My understanding is that this means that you're entering a village or city -- and so now the "normal" village / city speed limit applies -- even though there is no explicit numerical speed limit sign. As of March 2009, my understanding is that the village / city speed limit in France is 50 kilometers per hour.

(I believe the same principle applies in several other European countries, but the colors of the village name signs are different -- and the "normal" speed limit might be different in other countries.)


Do not just sorta guess about which hose to pump into your car.

critical filling-station words:

  • "gazole", "gasoil" = diesel (US)

  • "essence sans plomb", "sans plomb" = unleaded gas (US)

Very confusing for visiting Americans: "gazole" is not what it sounds like to American ears.

Many rental cars in Europe take diesel fuel, so it's really important to note which kind of fuel your car requires, and to get the words right to get the fuel right. Additional clues: hoses for diesel often (but not always) have colors such as orange, yellow, or black. Hoses for unleaded gasoline (US) often have the color green.

Note that there's often a difference between diesel for trucks and diesel for cars. In my experience, diesel for trucks is dispensed from different pumps than diesel for cars -- so my guideline is that if a pump dispenses both unleaded and diesel, then the diesel from that pump is for cars.

toll roads

added 10feb23

Many of the "A" roads (FR "autoroute", USA "interstate", "limited access highway") in France require tolls to be paid ("péage"). Usually the direction sign for such a road is contained in a blue rectangle. I've normally had to pass thru a toll booth both to enter and to exit from an Autoroute, and sometimes there are barriers across the whole road, where all vehicles must pay toll.

There's several different kinds of toll booths:

  • green arrow when entering toll section = take a coded paper ticket -- often requires pushing a button to emit the ticket - (whose code will be used later to determine the amount of the toll to be paid when exiting).

A few toll sections require paying the toll immediately on entry, without use of any paper ticket.

  • green arrow = payment can be made with either money or credit / bank cards. (Often there is a human attendant, but not always).

  • "CB" (in white or yellow) = "carte bancaire" = payment only by credit cards or bank cards, not money.

  • white image of two bank cards = payment only by credit cards or bank cards, not money.

  • orange "T" = "Telepass" = payment by electronic device mounted in car.

  • ? octagon (? or other unusual symbol ?) = for heavy trucks ("poids lourd") with their own special payment system.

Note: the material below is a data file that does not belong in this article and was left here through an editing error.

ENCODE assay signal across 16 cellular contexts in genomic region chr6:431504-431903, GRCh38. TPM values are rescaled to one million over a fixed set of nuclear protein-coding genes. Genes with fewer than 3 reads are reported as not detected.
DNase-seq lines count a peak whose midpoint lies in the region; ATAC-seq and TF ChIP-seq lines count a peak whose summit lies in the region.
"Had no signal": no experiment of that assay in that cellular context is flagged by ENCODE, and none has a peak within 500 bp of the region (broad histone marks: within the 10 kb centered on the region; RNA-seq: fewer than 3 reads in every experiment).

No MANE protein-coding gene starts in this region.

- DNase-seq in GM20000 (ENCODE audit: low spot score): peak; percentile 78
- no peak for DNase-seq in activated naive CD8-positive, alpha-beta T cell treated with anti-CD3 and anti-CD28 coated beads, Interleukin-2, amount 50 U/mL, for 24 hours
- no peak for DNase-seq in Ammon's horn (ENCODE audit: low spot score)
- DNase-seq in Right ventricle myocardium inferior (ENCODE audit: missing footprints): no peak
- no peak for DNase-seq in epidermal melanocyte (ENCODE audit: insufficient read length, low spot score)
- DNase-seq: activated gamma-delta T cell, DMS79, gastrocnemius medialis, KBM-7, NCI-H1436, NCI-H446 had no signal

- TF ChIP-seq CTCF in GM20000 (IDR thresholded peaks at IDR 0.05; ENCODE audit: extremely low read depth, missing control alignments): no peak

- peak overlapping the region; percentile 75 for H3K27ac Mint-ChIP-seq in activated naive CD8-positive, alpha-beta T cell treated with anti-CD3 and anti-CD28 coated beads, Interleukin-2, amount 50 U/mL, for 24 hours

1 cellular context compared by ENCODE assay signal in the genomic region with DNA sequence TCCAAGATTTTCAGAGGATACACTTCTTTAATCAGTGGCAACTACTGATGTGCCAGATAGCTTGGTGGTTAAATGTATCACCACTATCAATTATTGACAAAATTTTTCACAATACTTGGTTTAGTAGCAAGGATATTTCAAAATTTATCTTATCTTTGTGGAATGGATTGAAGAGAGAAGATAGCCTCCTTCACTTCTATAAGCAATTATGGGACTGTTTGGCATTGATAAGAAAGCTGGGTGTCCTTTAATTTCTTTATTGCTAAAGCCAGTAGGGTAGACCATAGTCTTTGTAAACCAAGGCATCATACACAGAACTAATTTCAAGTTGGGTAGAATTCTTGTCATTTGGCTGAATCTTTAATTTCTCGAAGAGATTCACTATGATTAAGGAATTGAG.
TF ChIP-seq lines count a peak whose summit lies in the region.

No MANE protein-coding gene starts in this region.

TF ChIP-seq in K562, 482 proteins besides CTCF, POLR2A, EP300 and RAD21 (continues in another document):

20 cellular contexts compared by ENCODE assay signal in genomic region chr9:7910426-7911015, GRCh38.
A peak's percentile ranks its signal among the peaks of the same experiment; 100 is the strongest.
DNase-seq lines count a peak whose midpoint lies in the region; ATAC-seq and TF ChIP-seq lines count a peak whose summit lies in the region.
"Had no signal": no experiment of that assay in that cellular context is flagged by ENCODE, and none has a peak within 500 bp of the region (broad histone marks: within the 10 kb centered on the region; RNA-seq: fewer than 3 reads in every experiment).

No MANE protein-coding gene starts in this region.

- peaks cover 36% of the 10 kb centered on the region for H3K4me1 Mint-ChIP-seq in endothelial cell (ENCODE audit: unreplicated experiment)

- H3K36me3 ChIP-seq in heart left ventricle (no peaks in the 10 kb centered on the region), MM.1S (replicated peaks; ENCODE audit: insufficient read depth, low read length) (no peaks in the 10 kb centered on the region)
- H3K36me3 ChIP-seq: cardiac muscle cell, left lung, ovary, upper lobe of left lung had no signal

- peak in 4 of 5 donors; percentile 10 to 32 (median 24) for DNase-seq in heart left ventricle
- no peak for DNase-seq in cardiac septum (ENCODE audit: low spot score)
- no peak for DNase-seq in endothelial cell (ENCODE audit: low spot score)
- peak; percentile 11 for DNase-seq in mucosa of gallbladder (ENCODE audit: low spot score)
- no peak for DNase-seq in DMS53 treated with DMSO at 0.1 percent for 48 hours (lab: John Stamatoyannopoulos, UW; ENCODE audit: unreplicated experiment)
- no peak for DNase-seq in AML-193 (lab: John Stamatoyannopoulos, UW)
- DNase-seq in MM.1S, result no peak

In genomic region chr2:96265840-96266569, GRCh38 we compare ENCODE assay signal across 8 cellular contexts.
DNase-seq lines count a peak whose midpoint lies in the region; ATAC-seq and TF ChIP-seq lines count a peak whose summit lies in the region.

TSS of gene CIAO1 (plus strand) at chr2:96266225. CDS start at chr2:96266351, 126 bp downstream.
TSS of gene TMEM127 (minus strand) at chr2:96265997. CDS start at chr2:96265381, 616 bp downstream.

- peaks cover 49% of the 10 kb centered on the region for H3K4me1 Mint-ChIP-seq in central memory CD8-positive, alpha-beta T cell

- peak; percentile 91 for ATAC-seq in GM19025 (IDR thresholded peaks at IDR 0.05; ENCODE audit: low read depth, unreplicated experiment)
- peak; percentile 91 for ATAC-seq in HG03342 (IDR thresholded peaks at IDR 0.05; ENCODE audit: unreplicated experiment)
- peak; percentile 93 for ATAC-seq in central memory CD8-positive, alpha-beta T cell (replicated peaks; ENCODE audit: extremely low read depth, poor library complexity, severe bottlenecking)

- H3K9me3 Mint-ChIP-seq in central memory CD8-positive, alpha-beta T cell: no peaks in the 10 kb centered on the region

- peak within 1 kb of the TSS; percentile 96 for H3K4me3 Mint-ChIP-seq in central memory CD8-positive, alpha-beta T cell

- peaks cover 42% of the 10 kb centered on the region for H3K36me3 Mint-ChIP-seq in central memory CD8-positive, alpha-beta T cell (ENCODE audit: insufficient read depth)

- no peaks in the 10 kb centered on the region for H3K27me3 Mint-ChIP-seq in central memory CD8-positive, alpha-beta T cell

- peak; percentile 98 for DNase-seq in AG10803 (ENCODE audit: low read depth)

key points

(a) When in doubt, go to a booth with the green arrow (unless you know you have Telepass). Some booths have both the T for Telepass and the green arrow -- those are also OK. Some booths have both the T for Telepass and white two-card image of "CB" -- those are also OK if paying by bank/credit card.

(b) When using an American credit card or bank card, it could be a good idea to go thru a green arrow booth the first time in a toll region -- because sometimes they don't accept some American cards. At a green-arrow booth if you discover that result, you can pay instead by cash. My experience is that the "autoroute blanche" between Geneva and Chamonix / Mont Blanc tunnel has given me the most difficulty accepting cards, while the AREA A41 / A43 system has virtually always accepted my American cards.

nearby countries:

Switzerland is completely different (as of 2010) from France: No toll booths - (and the signs for toll roads are normally contained inside a green rectangle). Instead the toll is paid once per year by purchasing a sticker ("vignette") to be attached on the inside of the windshield. Many rental cars picked up in Switzerland already have a current "vignette". Almost all rental cars picked up outside Switzerland do not have a "vignette".

Geneva airport -- Note that cars rented from the France side of the Geneva airport (GVA) normally do not have a vignette -- and it is somewhat tricky to know how to drive to GVA without using roads which require a vignette. If you take the obvious way from the France autoroutes to GVA, it is very likely that you will be required to pay for a vignette for the entire year, even though you are driving on the Switzerland toll roads for only 15 minutes. So plan your route carefully (and definitely consider having it coded into GPS).

Italy (as of 2009) is somewhat similar to France. The toll booths for credit/bank cards are titled "Viacard", and there are other differences.